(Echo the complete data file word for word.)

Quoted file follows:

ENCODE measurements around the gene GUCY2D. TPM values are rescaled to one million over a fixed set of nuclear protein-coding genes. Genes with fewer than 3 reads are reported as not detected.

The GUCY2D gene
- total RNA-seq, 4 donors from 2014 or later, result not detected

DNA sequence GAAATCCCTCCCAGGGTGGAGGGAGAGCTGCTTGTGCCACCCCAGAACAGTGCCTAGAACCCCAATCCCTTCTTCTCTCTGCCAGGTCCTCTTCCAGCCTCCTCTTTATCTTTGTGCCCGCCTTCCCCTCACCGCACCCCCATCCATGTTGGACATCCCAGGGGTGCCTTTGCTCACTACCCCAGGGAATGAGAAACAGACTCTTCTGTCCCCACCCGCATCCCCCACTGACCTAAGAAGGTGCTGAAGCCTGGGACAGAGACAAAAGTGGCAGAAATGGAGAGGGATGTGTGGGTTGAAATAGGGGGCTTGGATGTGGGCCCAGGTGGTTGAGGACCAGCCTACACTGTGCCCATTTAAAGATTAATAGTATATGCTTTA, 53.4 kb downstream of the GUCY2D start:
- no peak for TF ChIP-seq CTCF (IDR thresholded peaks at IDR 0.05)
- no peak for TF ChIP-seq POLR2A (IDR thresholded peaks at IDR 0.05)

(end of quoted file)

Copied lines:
ENCODE measurements around the gene GUCY2D. TPM values are rescaled to one million over a fixed set of nuclear protein-coding genes. Genes with fewer than 3 reads are reported as not detected.

The GUCY2D gene
- total RNA-seq, 4 donors from 2014 or later, result not detected

DNA sequence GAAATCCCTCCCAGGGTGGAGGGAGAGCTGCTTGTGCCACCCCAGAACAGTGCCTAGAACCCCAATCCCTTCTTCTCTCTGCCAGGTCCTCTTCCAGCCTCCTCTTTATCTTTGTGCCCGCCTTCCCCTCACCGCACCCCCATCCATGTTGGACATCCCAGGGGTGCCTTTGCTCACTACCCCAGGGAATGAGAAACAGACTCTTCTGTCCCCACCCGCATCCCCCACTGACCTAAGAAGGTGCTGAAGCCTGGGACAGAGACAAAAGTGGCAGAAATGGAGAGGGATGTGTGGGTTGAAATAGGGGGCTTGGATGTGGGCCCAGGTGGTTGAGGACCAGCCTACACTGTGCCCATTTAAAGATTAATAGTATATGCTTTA, 53.4 kb downstream of the GUCY2D start:
- no peak for TF ChIP-seq CTCF (IDR thresholded peaks at IDR 0.05)
- no peak for TF ChIP-seq POLR2A (IDR thresholded peaks at IDR 0.05)